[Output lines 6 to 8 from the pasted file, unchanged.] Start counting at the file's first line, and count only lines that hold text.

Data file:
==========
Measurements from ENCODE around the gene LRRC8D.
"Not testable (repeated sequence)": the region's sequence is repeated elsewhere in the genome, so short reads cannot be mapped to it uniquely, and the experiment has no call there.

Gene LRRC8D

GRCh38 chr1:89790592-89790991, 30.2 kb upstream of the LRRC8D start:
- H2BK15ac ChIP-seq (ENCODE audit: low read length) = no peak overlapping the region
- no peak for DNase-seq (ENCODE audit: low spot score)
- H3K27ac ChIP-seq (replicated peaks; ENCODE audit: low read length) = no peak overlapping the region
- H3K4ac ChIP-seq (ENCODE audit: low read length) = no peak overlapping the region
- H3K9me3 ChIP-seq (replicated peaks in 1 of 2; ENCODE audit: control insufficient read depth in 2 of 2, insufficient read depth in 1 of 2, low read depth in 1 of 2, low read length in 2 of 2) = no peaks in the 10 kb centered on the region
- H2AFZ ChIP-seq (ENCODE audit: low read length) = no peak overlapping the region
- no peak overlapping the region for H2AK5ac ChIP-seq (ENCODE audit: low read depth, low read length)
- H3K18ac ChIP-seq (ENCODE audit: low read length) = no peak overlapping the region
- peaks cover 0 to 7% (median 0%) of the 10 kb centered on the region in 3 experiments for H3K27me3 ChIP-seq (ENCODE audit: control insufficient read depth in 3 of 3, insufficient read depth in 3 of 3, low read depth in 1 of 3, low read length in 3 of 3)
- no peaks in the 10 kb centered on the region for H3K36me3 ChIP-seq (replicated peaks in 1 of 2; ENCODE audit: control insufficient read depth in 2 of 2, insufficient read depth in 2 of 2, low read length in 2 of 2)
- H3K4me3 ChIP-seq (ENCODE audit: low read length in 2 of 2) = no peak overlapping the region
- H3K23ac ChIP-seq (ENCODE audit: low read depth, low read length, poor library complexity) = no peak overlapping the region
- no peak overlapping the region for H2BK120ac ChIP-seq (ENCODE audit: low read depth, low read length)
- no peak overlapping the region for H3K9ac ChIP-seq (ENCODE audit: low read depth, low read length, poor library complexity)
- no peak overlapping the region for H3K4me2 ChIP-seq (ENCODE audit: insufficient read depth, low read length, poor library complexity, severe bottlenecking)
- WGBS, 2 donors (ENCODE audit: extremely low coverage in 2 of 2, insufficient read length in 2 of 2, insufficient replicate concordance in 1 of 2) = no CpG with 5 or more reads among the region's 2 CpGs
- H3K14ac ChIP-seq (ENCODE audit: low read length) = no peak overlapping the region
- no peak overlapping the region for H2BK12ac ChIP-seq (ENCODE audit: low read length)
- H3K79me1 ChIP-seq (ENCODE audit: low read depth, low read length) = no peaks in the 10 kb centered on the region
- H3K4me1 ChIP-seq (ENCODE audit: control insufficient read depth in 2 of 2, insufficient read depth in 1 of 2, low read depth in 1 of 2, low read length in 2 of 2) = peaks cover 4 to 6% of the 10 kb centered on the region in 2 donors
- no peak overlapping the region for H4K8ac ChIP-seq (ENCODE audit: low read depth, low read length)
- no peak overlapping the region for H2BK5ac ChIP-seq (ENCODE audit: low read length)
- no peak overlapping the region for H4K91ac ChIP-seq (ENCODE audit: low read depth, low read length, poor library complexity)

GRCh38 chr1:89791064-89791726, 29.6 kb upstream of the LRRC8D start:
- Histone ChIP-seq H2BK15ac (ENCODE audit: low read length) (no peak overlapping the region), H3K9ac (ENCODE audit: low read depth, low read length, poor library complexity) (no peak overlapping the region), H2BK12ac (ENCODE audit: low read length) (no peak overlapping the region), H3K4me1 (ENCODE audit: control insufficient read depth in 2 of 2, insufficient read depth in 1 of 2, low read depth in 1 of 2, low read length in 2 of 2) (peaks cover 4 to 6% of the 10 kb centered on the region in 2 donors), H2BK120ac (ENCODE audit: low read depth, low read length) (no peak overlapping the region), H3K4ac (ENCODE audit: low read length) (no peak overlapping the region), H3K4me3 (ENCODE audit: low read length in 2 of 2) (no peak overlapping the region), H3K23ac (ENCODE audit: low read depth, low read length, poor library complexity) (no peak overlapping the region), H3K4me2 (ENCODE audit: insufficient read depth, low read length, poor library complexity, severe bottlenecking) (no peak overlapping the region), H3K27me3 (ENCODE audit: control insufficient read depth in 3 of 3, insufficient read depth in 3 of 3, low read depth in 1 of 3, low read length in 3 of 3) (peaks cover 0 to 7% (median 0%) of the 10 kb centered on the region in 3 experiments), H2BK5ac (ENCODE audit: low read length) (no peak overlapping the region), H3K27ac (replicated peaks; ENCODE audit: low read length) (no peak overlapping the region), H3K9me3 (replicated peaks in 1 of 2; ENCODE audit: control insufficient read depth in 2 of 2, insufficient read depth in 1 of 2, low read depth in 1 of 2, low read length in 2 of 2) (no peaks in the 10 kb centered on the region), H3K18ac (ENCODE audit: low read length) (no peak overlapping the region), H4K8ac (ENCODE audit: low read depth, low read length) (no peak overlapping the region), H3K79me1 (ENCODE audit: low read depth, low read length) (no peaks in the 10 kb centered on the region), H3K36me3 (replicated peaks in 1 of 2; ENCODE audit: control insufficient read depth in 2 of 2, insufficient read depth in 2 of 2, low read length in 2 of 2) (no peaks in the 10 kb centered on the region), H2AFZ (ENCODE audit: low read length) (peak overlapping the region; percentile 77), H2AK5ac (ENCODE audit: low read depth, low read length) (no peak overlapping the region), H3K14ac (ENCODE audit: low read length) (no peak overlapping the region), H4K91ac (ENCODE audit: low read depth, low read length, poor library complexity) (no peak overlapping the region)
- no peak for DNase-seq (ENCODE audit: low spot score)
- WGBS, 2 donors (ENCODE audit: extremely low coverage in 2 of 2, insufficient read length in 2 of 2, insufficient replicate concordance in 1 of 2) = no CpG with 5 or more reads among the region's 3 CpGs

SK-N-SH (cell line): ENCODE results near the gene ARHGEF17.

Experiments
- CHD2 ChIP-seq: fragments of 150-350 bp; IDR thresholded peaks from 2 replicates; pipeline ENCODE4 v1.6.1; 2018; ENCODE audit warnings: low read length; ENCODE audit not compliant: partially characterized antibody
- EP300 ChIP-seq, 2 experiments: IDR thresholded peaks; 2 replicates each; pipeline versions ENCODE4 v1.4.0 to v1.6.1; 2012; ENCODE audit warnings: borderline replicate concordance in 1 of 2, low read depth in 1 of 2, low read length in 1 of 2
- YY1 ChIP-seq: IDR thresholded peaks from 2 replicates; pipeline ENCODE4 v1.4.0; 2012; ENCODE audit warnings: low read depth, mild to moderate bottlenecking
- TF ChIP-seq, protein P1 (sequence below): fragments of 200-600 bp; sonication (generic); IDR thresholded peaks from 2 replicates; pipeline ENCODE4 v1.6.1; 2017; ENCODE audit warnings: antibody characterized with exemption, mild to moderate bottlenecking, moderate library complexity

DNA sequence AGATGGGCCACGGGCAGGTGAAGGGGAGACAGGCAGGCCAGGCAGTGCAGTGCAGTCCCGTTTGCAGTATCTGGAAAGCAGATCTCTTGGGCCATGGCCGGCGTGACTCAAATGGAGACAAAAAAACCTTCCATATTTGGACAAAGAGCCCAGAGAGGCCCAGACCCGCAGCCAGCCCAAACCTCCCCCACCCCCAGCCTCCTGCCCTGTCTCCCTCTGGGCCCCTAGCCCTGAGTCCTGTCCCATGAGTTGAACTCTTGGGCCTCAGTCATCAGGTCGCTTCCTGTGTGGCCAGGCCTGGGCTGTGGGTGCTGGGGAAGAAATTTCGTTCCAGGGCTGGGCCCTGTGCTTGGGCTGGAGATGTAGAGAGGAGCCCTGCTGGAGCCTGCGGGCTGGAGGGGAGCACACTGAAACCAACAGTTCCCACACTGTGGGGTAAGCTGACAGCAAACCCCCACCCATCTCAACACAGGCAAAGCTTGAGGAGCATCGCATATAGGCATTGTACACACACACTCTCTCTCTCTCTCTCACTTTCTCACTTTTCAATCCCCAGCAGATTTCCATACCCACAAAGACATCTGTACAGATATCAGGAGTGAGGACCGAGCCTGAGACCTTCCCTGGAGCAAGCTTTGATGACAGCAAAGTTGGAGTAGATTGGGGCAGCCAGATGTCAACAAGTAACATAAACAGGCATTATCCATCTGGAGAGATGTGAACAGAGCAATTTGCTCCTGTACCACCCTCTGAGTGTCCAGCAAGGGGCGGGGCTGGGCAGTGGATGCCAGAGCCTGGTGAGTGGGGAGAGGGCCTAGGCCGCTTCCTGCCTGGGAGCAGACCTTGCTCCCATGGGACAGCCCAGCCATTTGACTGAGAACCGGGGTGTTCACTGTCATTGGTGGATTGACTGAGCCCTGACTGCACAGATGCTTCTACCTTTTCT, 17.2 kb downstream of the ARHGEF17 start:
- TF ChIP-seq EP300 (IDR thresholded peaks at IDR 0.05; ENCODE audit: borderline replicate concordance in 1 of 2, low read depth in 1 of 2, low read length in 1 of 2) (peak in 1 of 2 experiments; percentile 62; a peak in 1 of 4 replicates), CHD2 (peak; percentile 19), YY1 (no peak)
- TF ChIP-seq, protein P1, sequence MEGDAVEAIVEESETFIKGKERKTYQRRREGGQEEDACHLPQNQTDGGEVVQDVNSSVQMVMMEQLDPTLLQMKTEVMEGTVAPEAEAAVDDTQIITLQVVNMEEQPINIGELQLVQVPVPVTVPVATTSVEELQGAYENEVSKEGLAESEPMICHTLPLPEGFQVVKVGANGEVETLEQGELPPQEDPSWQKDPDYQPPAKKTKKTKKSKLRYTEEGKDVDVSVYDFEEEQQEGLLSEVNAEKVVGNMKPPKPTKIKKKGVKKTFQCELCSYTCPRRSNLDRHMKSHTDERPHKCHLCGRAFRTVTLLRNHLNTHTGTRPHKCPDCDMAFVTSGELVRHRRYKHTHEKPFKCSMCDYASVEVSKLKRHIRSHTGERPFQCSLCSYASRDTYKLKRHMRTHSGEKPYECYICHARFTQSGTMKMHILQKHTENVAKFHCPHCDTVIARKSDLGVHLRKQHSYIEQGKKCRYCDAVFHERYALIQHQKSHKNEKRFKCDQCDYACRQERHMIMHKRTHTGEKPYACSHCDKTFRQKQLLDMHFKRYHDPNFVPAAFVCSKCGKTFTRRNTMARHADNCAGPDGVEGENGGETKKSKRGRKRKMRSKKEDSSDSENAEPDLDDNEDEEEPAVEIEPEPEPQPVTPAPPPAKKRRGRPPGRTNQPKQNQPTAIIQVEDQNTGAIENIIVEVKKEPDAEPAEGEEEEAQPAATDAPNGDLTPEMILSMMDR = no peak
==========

- no peak for DNase-seq (ENCODE audit: low spot score)
- H3K27ac ChIP-seq (replicated peaks; ENCODE audit: low read length) = no peak overlapping the region
- H3K4ac ChIP-seq (ENCODE audit: low read length) = no peak overlapping the region